To enable the DISCOMs to start their business from the clean slate, Government of India undertook the first financial restructuring of SEBs/DISCOMs through ‘One Time Settlement’ (OTS) in 2003 with the central power sector undertakings, by taking over the outstanding dues of the SEBs. However, it proved to be only a partial relief. By 2014-2015, power distribution utilities had accumulated financial loss of Rs 3.8 lakh crore and outstanding debt of Rs 4.3 lakh crore. The Ujjwal DISCOMs Assurance Yojana (UDAY) is the latest financial restructuring schemes introduced by the Indian government on 5 November 2015 to improve distribution companies’ operational efficiency through upgrading DISCOMs infrastructure and to make state governments accountable for financial losses of DISCOMs. But such a relief may prove to be a temporary balm if DISCOMs do not become efficient and financially viable in their operations. The complete financial turnabout is yet not on the horizon as most states continue to incur operational losses despite state governments taking over all the past debt liabilities.

The Central and State Electricity Regulatory Commissions (ERCs) were established under the Electricity Act, 2003. They are supposed to be autonomous and function free from any political or bureaucratic interference in their dayto-day functioning. One of the statutory functions of the ERCs is to pass orders on annual revenue requirements of the DISCOMs, pass tariff orders based on sound principles of financial management, calculate subsidy which accrued to state government’s policy of subsidisation to certain categories of consumers especially to the farmers and direct the state governments to pay full amount of subsidy to the DISCOMs. Experience tells the state governments and management of DISCOMs conveniently flout the directions of the commission. Unfortunately, over time, the commissions have been rendered toothless and have fallen in line with the governments.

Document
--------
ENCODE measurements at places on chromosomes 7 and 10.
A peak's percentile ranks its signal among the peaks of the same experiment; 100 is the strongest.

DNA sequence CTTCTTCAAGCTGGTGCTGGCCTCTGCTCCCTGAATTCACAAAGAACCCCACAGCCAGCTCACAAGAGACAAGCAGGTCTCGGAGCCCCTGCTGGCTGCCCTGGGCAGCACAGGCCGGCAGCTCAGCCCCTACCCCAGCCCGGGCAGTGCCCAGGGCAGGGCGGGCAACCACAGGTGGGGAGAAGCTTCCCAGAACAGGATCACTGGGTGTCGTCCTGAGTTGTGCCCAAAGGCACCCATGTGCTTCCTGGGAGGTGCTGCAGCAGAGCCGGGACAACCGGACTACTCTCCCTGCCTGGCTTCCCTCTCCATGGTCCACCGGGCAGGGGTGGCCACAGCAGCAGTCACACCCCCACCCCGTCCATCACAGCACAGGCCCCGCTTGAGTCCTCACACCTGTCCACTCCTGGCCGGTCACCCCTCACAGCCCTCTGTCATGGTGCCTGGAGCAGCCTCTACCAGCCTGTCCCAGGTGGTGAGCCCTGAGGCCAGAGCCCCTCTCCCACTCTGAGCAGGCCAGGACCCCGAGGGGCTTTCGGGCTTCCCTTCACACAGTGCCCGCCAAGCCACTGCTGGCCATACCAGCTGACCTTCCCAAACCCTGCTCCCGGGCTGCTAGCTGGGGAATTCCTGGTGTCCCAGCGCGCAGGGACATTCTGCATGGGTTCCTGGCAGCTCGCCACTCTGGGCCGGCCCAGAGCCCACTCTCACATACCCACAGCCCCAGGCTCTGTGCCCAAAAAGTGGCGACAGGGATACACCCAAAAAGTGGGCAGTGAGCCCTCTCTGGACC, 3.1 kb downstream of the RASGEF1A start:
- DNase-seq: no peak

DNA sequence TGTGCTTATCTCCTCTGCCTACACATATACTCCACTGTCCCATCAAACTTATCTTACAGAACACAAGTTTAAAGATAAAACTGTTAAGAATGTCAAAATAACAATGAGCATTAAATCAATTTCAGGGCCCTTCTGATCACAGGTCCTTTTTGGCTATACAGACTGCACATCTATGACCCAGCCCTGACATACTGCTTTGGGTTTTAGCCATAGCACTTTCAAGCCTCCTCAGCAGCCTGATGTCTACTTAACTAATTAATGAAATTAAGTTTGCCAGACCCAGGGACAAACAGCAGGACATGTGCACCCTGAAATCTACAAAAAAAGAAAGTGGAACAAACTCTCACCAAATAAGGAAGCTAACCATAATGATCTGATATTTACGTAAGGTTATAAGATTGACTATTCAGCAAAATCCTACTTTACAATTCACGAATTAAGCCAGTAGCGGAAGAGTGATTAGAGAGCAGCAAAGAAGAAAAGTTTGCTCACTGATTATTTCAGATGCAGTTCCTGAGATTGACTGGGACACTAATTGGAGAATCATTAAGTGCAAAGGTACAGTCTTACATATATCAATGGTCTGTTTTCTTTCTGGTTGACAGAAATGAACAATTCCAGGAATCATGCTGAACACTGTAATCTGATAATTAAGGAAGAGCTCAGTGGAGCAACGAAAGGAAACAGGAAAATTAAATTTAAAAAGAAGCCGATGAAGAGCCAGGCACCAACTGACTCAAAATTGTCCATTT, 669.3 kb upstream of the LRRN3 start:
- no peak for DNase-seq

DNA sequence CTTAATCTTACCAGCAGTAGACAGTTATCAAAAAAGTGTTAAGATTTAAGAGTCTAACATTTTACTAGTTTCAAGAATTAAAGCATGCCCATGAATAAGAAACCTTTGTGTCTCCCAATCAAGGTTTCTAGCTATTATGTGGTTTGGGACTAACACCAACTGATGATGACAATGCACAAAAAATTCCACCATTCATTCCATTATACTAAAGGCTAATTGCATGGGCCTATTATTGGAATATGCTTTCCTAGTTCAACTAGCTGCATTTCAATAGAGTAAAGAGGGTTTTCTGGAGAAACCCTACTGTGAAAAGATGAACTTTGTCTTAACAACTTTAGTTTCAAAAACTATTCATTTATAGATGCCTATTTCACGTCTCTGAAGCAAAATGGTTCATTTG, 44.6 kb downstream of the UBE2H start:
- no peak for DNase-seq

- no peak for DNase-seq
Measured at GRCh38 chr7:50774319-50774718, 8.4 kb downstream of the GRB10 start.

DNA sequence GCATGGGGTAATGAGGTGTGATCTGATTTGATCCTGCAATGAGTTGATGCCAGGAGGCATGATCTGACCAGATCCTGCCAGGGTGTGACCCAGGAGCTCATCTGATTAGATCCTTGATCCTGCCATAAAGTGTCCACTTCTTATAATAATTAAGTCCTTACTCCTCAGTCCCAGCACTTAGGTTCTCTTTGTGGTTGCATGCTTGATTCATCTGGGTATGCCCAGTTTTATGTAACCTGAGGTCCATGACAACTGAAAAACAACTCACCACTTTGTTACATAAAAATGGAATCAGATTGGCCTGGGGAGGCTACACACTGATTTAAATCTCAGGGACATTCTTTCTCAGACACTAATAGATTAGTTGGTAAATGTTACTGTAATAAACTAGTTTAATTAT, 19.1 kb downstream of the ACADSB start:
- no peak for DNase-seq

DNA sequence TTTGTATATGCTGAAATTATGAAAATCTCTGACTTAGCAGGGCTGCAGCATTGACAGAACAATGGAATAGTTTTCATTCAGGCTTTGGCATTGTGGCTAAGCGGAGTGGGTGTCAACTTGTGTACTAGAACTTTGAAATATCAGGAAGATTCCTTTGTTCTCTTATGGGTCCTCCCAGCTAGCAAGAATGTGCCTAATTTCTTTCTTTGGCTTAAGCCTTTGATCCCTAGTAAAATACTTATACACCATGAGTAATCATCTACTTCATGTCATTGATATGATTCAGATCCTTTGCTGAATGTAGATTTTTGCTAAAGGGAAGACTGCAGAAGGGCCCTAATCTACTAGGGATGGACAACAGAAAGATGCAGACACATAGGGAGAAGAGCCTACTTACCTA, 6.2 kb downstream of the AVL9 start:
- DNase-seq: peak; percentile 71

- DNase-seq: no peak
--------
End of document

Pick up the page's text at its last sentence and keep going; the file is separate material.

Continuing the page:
The privatisation experience of Delhi DISCOMs amply demonstrates that without financial support of the state government, private DISCOMs cannot succeed. In fact, privatisation of DISCOMs has led to privatisation of profits and socialisation of losses without much gain in terms of efficiency, transparency and accountability. World experience informs us that the power sector is a natural monopoly and should be state-managed and decision-making should be depoliticised, which is a great challenge.

Prof Surinder Kumar and Dr Kulwant Singh Nehra are visiting professor and assistant professor at Centre for Research in Rural and Industrial Development (CRRID), Chandigarh, respectively.

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Analysing philosophical perspectives through mathematics principles



Indian knowledge tradition, if we look carefully at the various components, plays an important role in addition to expression, and displays a pseudo-form together with the form. Philosophers have termed it as Vagjal, ending it and merging it only in the element, and the name of identification with the element. Numbers are the best means of expression, and many spiritual problems can be solved by understanding the result obtained from operations on numbers in the form of elements.

The philosophical side of mathematics also gives an opportunity to develop a similar vision. Mathematical operations can be helpful in building bridges, buildings, architecture— from the point of view of process, this is the external view of mathematics. Apart from this, the processes of mathematics also provides an insight, which is very important for a mathematician to understand. In small operations, many such important topics are contained in a secret form, which also explains the relationship of life and the theory of cosmic bodies. Due to the utilitarian application of mathematics, we have gone so far from the philosophical dimension of mathematics, that it is too much effort to return to that dimension, and it is not enough to arrive at it spontaneously or in a short time.